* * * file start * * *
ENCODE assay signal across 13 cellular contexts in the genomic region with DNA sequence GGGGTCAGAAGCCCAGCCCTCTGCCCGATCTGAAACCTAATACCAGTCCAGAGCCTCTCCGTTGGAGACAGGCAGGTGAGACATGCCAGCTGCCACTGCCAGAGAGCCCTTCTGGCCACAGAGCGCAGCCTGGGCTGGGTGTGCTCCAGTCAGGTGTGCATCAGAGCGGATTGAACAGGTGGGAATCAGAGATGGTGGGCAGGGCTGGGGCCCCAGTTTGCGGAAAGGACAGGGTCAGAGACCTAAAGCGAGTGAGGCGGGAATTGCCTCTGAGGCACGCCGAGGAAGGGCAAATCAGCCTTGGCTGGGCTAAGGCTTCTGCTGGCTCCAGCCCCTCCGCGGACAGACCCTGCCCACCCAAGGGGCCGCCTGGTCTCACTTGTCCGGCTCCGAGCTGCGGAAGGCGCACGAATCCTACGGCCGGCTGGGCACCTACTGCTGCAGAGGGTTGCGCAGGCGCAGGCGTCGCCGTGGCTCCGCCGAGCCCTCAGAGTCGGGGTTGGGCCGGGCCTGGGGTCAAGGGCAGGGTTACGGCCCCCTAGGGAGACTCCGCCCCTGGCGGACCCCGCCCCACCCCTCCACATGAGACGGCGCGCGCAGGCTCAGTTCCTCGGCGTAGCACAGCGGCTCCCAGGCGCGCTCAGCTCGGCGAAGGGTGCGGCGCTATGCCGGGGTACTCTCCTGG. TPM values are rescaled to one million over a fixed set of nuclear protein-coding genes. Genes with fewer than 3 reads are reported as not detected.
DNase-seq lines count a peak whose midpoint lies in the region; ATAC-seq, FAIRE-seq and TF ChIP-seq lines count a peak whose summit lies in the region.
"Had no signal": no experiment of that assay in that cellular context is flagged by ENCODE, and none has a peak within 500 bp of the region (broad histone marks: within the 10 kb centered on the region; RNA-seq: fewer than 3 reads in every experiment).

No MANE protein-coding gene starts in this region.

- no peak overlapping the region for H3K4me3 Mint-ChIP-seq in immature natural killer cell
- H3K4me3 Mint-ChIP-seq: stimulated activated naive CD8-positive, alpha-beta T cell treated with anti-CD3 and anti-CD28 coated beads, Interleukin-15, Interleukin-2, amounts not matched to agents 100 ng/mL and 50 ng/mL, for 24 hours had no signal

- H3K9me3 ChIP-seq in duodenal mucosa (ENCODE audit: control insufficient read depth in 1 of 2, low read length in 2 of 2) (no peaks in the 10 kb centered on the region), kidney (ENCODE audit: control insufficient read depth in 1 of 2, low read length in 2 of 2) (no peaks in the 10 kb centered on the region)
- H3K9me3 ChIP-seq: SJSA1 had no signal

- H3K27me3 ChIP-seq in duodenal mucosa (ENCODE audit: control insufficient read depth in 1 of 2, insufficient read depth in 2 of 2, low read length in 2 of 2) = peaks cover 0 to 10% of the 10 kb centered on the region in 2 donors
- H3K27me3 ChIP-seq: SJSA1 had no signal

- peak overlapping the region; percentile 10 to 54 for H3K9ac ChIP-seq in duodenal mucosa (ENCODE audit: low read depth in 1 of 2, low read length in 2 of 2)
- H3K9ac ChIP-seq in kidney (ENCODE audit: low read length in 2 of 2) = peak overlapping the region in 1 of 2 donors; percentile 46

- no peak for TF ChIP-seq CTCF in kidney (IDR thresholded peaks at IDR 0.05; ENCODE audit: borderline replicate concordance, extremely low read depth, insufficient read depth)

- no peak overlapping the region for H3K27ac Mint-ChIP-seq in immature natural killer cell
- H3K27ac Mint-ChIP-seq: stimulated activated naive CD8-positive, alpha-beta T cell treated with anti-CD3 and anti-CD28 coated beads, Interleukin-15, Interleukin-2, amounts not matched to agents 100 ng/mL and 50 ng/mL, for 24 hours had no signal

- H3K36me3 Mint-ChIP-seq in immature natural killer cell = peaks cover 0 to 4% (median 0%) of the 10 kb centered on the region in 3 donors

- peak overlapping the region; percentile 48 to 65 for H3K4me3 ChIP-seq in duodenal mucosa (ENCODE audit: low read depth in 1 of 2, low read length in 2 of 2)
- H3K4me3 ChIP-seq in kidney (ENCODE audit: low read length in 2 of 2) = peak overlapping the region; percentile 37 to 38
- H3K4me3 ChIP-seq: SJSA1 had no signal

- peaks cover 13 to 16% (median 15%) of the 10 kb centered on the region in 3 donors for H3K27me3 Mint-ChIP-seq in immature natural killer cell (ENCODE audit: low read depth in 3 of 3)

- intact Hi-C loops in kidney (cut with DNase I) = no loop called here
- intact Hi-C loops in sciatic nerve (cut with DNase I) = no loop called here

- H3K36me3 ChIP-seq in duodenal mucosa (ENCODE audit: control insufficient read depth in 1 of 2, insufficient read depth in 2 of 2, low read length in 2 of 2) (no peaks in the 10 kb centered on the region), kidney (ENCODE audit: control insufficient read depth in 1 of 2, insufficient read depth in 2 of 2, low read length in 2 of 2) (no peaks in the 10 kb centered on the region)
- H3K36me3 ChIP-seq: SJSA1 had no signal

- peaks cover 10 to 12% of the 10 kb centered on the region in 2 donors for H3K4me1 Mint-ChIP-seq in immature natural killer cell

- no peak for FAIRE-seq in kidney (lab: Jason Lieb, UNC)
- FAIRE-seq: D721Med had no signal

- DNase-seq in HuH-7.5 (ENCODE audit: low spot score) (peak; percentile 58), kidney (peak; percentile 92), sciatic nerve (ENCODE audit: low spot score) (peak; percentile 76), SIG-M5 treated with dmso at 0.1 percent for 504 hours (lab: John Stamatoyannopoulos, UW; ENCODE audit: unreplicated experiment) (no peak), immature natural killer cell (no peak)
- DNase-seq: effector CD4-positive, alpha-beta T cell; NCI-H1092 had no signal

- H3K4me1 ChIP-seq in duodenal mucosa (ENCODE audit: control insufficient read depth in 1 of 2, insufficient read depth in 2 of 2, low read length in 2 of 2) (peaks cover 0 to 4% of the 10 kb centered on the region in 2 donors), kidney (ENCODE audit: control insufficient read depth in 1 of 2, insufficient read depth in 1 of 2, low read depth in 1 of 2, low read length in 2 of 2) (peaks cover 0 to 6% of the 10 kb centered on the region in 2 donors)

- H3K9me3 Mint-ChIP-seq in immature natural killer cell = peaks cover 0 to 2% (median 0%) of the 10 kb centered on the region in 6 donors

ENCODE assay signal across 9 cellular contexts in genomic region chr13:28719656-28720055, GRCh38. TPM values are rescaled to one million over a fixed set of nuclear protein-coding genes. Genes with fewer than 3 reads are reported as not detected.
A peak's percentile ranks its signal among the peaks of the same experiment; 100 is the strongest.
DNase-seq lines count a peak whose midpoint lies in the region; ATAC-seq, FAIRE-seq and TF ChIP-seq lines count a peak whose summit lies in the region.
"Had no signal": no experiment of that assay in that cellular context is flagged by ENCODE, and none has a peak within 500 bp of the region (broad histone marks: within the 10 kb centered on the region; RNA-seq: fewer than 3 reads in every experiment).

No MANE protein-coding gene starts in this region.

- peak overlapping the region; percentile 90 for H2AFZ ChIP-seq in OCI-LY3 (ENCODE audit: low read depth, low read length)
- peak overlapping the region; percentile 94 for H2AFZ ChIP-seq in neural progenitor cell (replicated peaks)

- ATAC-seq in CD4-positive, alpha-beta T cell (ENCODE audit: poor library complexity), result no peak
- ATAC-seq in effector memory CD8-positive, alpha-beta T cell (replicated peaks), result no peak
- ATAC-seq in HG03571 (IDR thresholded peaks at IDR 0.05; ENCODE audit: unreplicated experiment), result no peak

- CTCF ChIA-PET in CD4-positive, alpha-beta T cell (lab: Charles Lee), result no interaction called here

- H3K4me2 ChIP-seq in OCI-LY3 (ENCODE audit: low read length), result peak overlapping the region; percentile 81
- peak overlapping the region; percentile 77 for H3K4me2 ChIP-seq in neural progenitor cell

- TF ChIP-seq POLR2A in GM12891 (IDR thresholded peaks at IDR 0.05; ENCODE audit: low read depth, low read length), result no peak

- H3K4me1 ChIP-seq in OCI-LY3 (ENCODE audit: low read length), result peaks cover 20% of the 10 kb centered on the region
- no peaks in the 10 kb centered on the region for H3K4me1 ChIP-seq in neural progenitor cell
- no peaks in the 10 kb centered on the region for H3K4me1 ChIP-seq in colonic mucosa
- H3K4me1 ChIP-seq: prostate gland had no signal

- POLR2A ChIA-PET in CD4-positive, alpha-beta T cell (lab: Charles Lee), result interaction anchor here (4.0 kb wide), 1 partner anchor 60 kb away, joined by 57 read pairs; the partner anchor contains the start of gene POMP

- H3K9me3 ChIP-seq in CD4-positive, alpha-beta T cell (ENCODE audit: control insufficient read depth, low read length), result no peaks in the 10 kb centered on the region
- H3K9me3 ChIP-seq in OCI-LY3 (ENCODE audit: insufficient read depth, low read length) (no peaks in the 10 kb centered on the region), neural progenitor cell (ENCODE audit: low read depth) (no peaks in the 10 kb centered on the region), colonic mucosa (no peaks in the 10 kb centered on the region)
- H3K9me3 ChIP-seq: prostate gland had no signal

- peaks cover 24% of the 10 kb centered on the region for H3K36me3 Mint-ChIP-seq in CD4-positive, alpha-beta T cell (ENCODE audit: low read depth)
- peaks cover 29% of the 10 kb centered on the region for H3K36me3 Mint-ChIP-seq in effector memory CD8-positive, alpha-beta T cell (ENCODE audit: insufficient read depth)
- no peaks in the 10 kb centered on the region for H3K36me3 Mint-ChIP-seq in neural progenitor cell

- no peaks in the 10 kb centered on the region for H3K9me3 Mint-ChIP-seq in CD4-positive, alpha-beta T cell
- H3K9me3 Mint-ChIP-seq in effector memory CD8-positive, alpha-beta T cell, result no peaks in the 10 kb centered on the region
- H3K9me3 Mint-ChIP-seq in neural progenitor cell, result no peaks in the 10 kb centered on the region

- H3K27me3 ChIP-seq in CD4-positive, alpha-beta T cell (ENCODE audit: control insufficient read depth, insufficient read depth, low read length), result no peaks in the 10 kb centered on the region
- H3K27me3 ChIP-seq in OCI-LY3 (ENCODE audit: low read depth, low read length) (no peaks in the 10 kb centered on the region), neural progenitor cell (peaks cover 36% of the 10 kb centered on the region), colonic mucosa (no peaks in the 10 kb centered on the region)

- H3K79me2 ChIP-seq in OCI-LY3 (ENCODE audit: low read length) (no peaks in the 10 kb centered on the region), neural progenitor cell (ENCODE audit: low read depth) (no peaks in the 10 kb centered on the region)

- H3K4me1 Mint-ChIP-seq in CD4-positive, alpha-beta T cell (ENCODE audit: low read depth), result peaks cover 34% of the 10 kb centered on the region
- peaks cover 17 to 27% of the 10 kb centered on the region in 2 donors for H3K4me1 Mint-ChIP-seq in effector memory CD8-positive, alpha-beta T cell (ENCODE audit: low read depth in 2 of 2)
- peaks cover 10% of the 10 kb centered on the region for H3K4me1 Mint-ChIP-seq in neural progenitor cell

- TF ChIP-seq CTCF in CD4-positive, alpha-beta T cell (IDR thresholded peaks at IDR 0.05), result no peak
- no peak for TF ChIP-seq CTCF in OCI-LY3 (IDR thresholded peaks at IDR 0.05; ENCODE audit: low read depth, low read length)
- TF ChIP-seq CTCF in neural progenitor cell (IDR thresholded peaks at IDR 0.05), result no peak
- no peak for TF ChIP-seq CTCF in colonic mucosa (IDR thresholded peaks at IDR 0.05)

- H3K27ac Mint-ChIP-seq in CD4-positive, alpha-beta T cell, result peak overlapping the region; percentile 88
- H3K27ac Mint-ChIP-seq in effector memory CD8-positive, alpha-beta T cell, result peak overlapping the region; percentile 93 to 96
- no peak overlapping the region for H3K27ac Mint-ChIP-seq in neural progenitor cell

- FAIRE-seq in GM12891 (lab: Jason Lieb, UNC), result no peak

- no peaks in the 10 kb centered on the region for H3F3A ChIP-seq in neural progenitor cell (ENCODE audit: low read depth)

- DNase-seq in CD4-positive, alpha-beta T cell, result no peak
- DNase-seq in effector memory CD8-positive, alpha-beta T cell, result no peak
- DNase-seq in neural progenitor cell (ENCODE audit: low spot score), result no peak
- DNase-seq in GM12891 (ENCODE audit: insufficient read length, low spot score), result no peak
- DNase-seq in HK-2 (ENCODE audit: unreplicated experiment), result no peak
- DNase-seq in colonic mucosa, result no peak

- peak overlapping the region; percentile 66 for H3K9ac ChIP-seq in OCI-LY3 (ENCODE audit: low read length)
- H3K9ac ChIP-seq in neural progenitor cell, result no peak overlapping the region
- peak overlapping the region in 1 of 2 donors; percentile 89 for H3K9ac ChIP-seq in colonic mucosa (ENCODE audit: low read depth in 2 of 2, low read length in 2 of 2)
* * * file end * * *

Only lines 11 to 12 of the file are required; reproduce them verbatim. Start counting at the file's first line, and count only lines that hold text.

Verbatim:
- peak overlapping the region; percentile 10 to 54 for H3K9ac ChIP-seq in duodenal mucosa (ENCODE audit: low read depth in 1 of 2, low read length in 2 of 2)
- H3K9ac ChIP-seq in kidney (ENCODE audit: low read length in 2 of 2) = peak overlapping the region in 1 of 2 donors; percentile 46